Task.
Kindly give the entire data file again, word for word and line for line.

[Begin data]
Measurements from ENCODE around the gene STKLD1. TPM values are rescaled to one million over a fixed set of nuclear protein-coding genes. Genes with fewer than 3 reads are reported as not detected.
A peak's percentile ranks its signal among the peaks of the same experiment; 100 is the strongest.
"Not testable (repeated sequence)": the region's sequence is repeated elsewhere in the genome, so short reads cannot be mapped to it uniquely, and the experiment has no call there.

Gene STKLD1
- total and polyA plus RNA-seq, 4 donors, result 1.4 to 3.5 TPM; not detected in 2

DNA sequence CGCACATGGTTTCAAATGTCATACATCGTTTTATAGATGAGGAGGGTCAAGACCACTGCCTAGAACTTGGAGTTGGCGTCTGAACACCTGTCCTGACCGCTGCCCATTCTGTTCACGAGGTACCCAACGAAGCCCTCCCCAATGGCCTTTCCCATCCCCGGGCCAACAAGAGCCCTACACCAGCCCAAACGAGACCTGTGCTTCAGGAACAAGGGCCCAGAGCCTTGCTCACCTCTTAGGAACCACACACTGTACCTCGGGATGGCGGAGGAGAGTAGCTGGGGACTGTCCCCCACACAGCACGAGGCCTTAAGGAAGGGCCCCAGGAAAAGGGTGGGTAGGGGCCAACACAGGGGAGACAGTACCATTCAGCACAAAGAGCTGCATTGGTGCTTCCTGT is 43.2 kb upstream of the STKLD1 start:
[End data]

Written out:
Measurements from ENCODE around the gene STKLD1. TPM values are rescaled to one million over a fixed set of nuclear protein-coding genes. Genes with fewer than 3 reads are reported as not detected.
A peak's percentile ranks its signal among the peaks of the same experiment; 100 is the strongest.
"Not testable (repeated sequence)": the region's sequence is repeated elsewhere in the genome, so short reads cannot be mapped to it uniquely, and the experiment has no call there.

Gene STKLD1
- total and polyA plus RNA-seq, 4 donors, result 1.4 to 3.5 TPM; not detected in 2

DNA sequence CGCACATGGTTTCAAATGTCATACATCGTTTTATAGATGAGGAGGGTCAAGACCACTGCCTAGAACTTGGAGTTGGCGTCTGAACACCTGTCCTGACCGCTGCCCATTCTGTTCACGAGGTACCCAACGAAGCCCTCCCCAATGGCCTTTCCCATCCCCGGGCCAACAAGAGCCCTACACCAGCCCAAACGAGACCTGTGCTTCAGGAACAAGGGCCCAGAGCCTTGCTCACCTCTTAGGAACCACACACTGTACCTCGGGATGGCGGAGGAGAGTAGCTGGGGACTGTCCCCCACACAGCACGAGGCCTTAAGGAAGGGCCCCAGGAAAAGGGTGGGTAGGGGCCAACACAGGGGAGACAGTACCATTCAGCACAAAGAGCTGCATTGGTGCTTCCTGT is 43.2 kb upstream of the STKLD1 start: